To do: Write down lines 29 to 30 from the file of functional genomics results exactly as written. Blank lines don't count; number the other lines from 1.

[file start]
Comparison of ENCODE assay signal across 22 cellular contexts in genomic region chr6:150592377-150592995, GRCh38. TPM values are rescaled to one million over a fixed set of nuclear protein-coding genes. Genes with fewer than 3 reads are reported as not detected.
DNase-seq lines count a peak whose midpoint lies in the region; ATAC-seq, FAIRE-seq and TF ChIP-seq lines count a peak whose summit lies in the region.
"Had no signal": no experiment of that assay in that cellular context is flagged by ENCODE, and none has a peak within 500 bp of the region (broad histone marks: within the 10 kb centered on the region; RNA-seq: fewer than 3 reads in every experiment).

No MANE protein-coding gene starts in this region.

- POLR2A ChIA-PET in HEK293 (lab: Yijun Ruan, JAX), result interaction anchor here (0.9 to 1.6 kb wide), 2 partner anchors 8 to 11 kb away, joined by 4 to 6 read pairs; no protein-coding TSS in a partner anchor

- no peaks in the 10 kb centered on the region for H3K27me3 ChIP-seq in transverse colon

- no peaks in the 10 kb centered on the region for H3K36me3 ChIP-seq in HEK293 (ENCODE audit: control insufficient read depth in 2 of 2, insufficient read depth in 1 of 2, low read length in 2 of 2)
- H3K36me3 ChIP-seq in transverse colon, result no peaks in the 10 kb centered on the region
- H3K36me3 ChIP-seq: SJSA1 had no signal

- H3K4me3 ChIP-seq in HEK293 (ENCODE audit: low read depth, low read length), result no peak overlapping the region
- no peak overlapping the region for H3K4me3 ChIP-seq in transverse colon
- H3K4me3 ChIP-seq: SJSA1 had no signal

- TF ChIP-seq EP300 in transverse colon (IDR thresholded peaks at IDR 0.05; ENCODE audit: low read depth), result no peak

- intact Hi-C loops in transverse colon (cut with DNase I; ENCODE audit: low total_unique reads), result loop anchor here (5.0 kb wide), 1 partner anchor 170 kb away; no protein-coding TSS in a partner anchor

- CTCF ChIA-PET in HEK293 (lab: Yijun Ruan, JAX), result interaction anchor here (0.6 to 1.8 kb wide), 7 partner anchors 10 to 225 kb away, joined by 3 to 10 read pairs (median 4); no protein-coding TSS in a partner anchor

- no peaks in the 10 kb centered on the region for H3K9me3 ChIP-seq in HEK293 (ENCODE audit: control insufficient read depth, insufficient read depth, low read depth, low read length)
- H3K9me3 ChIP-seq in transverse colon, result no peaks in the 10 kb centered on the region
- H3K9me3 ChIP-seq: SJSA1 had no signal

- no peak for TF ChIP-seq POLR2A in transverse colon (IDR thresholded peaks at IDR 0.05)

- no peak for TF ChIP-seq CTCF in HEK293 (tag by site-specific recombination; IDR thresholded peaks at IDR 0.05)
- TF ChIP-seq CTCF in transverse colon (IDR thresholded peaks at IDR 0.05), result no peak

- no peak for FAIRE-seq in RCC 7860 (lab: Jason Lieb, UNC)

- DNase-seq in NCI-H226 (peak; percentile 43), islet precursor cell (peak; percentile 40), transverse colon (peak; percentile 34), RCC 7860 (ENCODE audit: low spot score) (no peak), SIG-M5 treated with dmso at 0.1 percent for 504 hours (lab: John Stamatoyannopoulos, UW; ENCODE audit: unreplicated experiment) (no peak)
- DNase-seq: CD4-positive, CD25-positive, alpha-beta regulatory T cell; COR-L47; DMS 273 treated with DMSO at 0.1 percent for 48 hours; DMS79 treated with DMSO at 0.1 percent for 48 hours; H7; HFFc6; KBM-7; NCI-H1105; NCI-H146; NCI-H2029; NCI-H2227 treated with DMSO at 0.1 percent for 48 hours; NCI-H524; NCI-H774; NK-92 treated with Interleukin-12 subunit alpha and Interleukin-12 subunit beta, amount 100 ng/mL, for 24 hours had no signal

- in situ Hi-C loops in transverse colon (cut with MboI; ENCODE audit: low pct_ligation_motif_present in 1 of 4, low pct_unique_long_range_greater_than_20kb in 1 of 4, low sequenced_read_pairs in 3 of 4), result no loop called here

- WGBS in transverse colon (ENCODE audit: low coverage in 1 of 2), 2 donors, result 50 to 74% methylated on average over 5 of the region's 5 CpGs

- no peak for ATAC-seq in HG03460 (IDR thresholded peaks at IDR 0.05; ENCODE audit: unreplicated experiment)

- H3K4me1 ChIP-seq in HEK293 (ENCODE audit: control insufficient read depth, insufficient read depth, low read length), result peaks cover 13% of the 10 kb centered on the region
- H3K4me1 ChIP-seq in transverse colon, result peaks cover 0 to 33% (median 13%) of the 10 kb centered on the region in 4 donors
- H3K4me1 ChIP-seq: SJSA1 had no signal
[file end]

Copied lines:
- H3K4me1 ChIP-seq in transverse colon, result peaks cover 0 to 33% (median 13%) of the 10 kb centered on the region in 4 donors
- H3K4me1 ChIP-seq: SJSA1 had no signal